These Are People, Not Ideas

Every person employed in public education is a civil representative of the public. It’s our job to serve the public. As a teacher, I might not agree with a parent’s decisions, but it is my duty to love that family and to provide the best possible education I can for them. So, when a public servant makes pejorative (even hateful) statements about a group of the population, that person is failing to fulfill the bare basic job of a public servant.

It’s a big deal. 

I’ve seen it in the schools and I’ve seen it on both sides. I heard a teacher say, “Another parent e-mail? I shouldn’t have to listen to those crazy conservative Bible thumpers.” I heard another teacher say, “I don’t care if it’s a kid’s parent, I’m not okay with doing parent-teacher conferences with gay parents.” Most of the time, it’s more thinly veiled. Statements like “these kids” and “those kinds of parents.” Other times, it resorts to outright name-calling.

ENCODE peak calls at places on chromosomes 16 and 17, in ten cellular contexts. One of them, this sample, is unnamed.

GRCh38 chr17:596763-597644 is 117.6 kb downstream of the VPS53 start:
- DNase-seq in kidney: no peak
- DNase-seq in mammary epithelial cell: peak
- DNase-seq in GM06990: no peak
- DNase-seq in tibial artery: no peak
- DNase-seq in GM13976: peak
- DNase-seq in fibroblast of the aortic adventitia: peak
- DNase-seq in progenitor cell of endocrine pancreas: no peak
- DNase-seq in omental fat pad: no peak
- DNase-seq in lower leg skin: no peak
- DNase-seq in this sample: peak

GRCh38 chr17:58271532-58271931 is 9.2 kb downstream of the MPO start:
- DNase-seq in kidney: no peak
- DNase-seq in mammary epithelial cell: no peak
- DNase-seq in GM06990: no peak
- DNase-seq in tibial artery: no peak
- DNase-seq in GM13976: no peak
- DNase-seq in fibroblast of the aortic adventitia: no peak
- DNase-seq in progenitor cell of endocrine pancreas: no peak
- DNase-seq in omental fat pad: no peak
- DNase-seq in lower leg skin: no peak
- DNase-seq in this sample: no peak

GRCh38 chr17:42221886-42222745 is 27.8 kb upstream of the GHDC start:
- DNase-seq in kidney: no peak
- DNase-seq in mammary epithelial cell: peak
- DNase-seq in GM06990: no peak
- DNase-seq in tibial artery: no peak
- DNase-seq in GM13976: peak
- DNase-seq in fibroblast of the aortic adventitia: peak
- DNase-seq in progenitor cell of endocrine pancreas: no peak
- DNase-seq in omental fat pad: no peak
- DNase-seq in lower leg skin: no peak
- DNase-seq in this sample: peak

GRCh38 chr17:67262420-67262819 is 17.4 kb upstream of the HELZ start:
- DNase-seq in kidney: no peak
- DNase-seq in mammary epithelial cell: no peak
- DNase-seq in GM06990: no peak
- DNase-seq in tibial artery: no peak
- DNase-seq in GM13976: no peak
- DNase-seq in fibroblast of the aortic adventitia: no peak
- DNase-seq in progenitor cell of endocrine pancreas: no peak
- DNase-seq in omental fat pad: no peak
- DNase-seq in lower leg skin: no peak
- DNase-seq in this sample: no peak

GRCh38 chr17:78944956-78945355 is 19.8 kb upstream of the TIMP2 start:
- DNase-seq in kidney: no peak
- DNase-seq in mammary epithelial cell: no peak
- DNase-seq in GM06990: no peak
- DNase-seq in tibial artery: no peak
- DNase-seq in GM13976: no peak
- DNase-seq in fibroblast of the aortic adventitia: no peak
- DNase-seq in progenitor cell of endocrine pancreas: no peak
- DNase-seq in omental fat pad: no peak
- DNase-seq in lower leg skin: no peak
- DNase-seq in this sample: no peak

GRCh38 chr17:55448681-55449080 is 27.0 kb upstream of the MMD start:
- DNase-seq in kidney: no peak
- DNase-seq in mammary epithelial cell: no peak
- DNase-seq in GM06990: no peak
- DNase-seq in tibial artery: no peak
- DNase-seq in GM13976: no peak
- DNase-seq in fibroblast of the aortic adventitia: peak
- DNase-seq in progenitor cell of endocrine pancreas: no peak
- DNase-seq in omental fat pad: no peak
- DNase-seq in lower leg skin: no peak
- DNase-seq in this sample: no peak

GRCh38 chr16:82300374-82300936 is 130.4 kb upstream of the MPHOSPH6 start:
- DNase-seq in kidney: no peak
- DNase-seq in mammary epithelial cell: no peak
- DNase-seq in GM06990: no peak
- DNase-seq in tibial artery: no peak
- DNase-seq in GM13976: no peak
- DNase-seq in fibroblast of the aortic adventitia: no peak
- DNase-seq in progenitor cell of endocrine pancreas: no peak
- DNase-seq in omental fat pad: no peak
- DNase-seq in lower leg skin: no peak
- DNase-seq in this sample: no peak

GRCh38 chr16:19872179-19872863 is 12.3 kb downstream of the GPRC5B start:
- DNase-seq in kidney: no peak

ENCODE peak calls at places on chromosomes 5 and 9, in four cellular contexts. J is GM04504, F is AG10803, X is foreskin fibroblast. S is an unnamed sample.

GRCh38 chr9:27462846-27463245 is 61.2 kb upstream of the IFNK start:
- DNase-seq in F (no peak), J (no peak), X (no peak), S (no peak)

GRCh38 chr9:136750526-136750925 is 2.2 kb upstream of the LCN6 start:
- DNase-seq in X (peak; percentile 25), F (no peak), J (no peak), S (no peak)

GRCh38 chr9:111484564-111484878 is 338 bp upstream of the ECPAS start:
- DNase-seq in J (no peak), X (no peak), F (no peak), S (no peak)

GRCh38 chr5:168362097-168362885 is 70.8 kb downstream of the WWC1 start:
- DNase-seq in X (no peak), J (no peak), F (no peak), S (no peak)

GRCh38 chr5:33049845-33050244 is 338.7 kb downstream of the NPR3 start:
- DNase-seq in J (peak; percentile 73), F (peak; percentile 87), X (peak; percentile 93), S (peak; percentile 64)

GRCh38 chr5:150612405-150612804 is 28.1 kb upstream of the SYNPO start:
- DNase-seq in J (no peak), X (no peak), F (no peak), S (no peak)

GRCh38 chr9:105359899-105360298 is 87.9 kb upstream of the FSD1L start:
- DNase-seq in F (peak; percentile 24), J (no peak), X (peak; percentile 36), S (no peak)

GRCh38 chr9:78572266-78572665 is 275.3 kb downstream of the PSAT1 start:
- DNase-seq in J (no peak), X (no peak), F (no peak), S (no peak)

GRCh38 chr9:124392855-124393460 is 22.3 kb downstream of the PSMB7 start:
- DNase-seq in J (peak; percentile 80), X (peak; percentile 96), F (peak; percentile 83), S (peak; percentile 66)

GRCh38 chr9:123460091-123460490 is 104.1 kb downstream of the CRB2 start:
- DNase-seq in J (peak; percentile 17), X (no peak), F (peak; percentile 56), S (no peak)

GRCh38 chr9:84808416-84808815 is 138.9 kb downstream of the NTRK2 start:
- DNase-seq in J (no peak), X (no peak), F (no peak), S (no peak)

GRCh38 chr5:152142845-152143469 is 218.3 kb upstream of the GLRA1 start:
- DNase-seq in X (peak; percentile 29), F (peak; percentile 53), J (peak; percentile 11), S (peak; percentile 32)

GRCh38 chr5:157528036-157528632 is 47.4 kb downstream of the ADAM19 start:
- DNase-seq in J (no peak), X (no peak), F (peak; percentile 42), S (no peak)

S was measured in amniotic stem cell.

This isn’t okay.

Often, this is justified as having the permission to believe something politically. We have permission to engage in political discourse. I want to see teachers disagree on core political issues and advocate for or against policies. However, ad hominem attacks aren’t merely political discourse. They’re attacks on people. Real people. It’s not about ideas. It’s about treating people with respect and dignity.

Whether it’s spoken in a staff lounge or through the veil of online anonymity, when a public servant uses hateful speech to attack the students I love, I’m not going to sit quietly and let it go.


John Spencer

John Spencer

Phoenix, Arizona

In my sophomore year of college, I began tutoring a fifth-grader in a Title One, inner city Phoenix school. What began as a weekly endeavor of teaching fractions and editing essays grew into an awareness of the power of education to transform lives. My involvement in a non-profit propelled a passion for learning as an act of empowerment.

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